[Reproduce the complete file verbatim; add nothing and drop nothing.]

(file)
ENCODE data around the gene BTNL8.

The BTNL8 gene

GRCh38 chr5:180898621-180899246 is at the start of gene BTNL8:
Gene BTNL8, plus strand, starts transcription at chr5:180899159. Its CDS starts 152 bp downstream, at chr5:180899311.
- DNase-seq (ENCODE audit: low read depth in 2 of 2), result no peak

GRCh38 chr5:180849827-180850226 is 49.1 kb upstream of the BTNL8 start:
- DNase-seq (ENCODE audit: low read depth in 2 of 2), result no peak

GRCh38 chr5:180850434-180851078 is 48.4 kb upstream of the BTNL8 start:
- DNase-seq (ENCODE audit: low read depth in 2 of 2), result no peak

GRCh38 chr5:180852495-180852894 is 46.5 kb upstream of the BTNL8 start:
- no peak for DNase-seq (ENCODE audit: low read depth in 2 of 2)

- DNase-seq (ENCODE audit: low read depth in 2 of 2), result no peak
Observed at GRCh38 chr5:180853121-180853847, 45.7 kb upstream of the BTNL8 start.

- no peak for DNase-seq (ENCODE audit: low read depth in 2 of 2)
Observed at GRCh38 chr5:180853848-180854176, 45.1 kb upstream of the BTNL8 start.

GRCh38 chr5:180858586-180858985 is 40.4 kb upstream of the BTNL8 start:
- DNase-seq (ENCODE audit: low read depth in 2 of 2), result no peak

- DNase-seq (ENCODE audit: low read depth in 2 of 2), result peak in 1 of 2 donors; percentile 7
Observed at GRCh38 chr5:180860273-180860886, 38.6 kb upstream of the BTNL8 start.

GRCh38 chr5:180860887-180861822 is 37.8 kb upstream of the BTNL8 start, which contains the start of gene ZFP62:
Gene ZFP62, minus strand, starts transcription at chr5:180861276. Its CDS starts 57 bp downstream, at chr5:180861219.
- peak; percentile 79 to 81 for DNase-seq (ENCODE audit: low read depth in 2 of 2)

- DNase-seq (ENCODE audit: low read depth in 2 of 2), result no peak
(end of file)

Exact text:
ENCODE data around the gene BTNL8.

The BTNL8 gene

GRCh38 chr5:180898621-180899246 is at the start of gene BTNL8:
Gene BTNL8, plus strand, starts transcription at chr5:180899159. Its CDS starts 152 bp downstream, at chr5:180899311.
- DNase-seq (ENCODE audit: low read depth in 2 of 2), result no peak

GRCh38 chr5:180849827-180850226 is 49.1 kb upstream of the BTNL8 start:
- DNase-seq (ENCODE audit: low read depth in 2 of 2), result no peak

GRCh38 chr5:180850434-180851078 is 48.4 kb upstream of the BTNL8 start:
- DNase-seq (ENCODE audit: low read depth in 2 of 2), result no peak

GRCh38 chr5:180852495-180852894 is 46.5 kb upstream of the BTNL8 start:
- no peak for DNase-seq (ENCODE audit: low read depth in 2 of 2)

- DNase-seq (ENCODE audit: low read depth in 2 of 2), result no peak
Observed at GRCh38 chr5:180853121-180853847, 45.7 kb upstream of the BTNL8 start.

- no peak for DNase-seq (ENCODE audit: low read depth in 2 of 2)
Observed at GRCh38 chr5:180853848-180854176, 45.1 kb upstream of the BTNL8 start.

GRCh38 chr5:180858586-180858985 is 40.4 kb upstream of the BTNL8 start:
- DNase-seq (ENCODE audit: low read depth in 2 of 2), result no peak

- DNase-seq (ENCODE audit: low read depth in 2 of 2), result peak in 1 of 2 donors; percentile 7
Observed at GRCh38 chr5:180860273-180860886, 38.6 kb upstream of the BTNL8 start.

GRCh38 chr5:180860887-180861822 is 37.8 kb upstream of the BTNL8 start, which contains the start of gene ZFP62:
Gene ZFP62, minus strand, starts transcription at chr5:180861276. Its CDS starts 57 bp downstream, at chr5:180861219.
- peak; percentile 79 to 81 for DNase-seq (ENCODE audit: low read depth in 2 of 2)

- DNase-seq (ENCODE audit: low read depth in 2 of 2), result no peak